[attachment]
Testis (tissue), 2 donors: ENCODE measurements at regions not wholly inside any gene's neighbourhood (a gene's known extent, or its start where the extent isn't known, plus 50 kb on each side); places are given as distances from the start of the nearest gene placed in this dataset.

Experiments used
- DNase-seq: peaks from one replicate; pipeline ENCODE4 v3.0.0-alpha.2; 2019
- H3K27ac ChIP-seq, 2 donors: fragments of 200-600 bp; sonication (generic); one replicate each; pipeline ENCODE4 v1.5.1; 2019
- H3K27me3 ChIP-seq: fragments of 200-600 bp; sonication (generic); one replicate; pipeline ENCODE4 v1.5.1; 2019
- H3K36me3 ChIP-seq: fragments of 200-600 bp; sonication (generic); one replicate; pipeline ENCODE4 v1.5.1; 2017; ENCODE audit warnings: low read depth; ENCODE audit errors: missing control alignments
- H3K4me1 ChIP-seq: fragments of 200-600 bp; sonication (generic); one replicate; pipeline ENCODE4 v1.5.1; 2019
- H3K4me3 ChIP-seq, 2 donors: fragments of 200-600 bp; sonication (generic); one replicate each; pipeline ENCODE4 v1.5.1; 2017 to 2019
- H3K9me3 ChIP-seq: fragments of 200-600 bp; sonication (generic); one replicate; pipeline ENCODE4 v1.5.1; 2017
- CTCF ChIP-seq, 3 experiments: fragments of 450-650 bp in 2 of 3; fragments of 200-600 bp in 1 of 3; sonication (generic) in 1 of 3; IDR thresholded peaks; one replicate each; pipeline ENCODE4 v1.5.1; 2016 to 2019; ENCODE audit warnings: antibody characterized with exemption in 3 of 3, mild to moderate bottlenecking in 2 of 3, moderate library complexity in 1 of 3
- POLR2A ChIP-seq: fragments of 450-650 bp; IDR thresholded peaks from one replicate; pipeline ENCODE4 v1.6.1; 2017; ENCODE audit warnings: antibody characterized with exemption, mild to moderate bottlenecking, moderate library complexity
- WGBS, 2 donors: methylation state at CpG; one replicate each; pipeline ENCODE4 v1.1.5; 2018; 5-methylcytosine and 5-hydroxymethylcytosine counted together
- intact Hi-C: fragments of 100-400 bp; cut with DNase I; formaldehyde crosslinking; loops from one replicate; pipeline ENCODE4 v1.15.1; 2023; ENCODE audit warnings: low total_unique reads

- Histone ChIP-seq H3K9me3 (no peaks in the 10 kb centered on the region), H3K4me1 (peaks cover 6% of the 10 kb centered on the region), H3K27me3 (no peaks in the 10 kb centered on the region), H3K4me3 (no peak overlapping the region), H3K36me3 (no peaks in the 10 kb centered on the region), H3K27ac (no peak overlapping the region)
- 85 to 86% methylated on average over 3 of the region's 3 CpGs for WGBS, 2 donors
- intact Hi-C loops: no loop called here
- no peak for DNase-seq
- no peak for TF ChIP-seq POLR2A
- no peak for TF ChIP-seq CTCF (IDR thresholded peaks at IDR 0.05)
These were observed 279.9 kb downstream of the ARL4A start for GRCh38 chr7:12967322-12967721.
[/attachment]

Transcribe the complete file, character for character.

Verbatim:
Testis (tissue), 2 donors: ENCODE measurements at regions not wholly inside any gene's neighbourhood (a gene's known extent, or its start where the extent isn't known, plus 50 kb on each side); places are given as distances from the start of the nearest gene placed in this dataset.

Experiments used
- DNase-seq: peaks from one replicate; pipeline ENCODE4 v3.0.0-alpha.2; 2019
- H3K27ac ChIP-seq, 2 donors: fragments of 200-600 bp; sonication (generic); one replicate each; pipeline ENCODE4 v1.5.1; 2019
- H3K27me3 ChIP-seq: fragments of 200-600 bp; sonication (generic); one replicate; pipeline ENCODE4 v1.5.1; 2019
- H3K36me3 ChIP-seq: fragments of 200-600 bp; sonication (generic); one replicate; pipeline ENCODE4 v1.5.1; 2017; ENCODE audit warnings: low read depth; ENCODE audit errors: missing control alignments
- H3K4me1 ChIP-seq: fragments of 200-600 bp; sonication (generic); one replicate; pipeline ENCODE4 v1.5.1; 2019
- H3K4me3 ChIP-seq, 2 donors: fragments of 200-600 bp; sonication (generic); one replicate each; pipeline ENCODE4 v1.5.1; 2017 to 2019
- H3K9me3 ChIP-seq: fragments of 200-600 bp; sonication (generic); one replicate; pipeline ENCODE4 v1.5.1; 2017
- CTCF ChIP-seq, 3 experiments: fragments of 450-650 bp in 2 of 3; fragments of 200-600 bp in 1 of 3; sonication (generic) in 1 of 3; IDR thresholded peaks; one replicate each; pipeline ENCODE4 v1.5.1; 2016 to 2019; ENCODE audit warnings: antibody characterized with exemption in 3 of 3, mild to moderate bottlenecking in 2 of 3, moderate library complexity in 1 of 3
- POLR2A ChIP-seq: fragments of 450-650 bp; IDR thresholded peaks from one replicate; pipeline ENCODE4 v1.6.1; 2017; ENCODE audit warnings: antibody characterized with exemption, mild to moderate bottlenecking, moderate library complexity
- WGBS, 2 donors: methylation state at CpG; one replicate each; pipeline ENCODE4 v1.1.5; 2018; 5-methylcytosine and 5-hydroxymethylcytosine counted together
- intact Hi-C: fragments of 100-400 bp; cut with DNase I; formaldehyde crosslinking; loops from one replicate; pipeline ENCODE4 v1.15.1; 2023; ENCODE audit warnings: low total_unique reads

- Histone ChIP-seq H3K9me3 (no peaks in the 10 kb centered on the region), H3K4me1 (peaks cover 6% of the 10 kb centered on the region), H3K27me3 (no peaks in the 10 kb centered on the region), H3K4me3 (no peak overlapping the region), H3K36me3 (no peaks in the 10 kb centered on the region), H3K27ac (no peak overlapping the region)
- 85 to 86% methylated on average over 3 of the region's 3 CpGs for WGBS, 2 donors
- intact Hi-C loops: no loop called here
- no peak for DNase-seq
- no peak for TF ChIP-seq POLR2A
- no peak for TF ChIP-seq CTCF (IDR thresholded peaks at IDR 0.05)
These were observed 279.9 kb downstream of the ARL4A start for GRCh38 chr7:12967322-12967721.